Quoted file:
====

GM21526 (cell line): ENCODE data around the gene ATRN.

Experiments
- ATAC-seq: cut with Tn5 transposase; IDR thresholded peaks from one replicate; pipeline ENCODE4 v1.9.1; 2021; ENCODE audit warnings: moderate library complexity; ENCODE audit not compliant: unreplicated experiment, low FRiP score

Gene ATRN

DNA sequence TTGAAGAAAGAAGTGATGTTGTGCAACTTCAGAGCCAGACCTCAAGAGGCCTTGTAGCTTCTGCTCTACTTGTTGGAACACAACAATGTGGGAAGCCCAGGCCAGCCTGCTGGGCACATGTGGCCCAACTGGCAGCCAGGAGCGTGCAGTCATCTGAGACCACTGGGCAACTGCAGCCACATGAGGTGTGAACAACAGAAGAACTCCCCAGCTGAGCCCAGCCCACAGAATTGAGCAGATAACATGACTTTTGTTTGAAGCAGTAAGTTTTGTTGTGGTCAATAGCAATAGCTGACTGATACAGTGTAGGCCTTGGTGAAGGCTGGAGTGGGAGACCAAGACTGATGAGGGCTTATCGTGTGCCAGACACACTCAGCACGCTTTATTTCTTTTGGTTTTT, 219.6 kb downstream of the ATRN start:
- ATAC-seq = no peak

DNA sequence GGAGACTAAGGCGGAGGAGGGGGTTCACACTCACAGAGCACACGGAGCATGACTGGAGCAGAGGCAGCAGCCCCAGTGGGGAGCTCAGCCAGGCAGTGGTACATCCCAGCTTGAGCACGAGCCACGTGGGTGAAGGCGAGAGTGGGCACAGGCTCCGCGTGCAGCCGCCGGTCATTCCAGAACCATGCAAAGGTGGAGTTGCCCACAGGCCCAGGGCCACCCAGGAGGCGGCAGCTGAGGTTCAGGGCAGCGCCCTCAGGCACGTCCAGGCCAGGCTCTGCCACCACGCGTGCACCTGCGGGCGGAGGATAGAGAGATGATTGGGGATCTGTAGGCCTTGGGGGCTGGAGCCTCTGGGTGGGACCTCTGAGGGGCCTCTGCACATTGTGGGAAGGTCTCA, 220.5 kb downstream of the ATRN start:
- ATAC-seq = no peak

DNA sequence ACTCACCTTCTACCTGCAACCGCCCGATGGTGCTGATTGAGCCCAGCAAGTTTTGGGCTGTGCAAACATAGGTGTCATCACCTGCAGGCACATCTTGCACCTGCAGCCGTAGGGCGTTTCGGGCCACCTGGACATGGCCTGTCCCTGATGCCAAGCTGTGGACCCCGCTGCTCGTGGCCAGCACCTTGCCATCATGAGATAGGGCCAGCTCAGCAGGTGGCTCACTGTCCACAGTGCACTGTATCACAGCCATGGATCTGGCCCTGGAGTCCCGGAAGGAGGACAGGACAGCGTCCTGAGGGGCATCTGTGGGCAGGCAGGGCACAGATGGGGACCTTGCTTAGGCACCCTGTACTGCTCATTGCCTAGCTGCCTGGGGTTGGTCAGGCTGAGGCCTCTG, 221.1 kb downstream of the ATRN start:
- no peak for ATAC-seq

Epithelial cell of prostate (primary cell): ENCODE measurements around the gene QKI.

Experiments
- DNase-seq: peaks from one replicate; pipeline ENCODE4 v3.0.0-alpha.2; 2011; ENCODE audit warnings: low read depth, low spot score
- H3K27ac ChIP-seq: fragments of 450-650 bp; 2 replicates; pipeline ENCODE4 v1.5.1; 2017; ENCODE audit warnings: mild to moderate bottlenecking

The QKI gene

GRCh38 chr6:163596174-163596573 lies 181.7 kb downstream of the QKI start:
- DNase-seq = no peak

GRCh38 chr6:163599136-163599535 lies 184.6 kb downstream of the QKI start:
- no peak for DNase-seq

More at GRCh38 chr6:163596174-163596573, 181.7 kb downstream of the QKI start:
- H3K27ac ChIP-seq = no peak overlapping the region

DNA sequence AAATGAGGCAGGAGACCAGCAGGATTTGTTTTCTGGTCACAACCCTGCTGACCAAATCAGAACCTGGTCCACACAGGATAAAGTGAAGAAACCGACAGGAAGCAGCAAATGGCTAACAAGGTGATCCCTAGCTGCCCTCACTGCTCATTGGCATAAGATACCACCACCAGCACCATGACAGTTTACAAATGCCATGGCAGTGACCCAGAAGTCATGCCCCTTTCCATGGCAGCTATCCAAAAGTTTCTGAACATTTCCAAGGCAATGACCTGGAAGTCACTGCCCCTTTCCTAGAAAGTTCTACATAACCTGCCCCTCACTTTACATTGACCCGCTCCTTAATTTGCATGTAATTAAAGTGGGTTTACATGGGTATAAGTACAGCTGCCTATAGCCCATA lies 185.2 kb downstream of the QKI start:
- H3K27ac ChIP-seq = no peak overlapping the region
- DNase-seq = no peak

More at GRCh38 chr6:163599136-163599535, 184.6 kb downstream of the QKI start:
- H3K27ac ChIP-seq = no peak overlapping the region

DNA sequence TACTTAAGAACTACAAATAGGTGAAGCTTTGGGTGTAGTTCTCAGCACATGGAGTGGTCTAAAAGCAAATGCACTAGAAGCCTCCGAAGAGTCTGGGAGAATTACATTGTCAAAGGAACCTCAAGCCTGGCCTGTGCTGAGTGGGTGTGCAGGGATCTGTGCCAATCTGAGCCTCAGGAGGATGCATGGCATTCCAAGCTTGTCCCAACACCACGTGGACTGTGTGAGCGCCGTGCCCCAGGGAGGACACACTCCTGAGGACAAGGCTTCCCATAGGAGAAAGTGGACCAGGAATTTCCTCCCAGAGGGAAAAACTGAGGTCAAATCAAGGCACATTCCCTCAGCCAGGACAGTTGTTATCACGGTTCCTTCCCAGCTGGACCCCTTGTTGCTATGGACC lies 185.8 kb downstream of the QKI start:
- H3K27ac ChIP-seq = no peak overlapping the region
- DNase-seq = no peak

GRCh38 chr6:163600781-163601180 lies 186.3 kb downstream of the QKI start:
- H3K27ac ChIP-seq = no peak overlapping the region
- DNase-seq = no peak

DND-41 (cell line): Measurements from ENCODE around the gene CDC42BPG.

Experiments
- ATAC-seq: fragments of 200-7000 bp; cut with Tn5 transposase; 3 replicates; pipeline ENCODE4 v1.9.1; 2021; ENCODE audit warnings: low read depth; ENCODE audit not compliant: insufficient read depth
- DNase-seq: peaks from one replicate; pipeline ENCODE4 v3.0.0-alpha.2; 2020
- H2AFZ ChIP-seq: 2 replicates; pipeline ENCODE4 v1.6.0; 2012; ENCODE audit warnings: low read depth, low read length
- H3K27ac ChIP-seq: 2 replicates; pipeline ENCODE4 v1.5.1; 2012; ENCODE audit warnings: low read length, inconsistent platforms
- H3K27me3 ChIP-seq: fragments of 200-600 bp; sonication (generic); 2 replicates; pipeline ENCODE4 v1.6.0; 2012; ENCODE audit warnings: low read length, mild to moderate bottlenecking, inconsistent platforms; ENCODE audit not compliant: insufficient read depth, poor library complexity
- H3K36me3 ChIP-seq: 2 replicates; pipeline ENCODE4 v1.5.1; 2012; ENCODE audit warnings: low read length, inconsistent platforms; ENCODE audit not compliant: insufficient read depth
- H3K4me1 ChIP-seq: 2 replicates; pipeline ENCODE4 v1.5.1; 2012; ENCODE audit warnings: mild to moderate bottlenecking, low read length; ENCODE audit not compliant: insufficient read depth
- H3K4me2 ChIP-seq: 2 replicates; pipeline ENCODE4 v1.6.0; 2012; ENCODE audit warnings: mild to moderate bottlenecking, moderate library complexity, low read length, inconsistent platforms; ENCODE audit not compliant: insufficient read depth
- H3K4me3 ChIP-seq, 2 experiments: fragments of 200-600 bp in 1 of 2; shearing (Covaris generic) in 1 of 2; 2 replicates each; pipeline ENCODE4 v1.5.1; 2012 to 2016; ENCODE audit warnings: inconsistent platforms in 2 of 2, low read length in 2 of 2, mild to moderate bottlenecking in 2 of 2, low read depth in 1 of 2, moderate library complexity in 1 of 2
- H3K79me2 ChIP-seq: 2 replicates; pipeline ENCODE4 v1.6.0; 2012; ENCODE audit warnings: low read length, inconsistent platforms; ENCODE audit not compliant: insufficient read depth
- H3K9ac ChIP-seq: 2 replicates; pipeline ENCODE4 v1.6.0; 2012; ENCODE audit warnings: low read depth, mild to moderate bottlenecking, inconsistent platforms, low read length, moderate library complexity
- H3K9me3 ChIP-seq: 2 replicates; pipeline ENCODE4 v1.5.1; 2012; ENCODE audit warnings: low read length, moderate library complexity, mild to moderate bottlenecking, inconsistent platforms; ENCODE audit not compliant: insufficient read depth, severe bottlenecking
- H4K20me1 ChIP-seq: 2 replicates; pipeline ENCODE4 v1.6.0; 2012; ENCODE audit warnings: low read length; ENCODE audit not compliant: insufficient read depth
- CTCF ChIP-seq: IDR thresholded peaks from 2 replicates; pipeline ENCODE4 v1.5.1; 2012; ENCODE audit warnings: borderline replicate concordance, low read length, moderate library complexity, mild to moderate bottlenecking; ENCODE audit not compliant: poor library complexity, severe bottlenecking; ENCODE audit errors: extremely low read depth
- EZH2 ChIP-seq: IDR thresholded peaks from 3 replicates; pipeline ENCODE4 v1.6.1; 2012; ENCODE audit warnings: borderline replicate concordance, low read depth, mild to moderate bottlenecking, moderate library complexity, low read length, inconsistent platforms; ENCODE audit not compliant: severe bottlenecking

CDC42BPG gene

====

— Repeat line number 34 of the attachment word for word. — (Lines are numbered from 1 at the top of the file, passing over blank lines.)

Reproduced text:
Experiments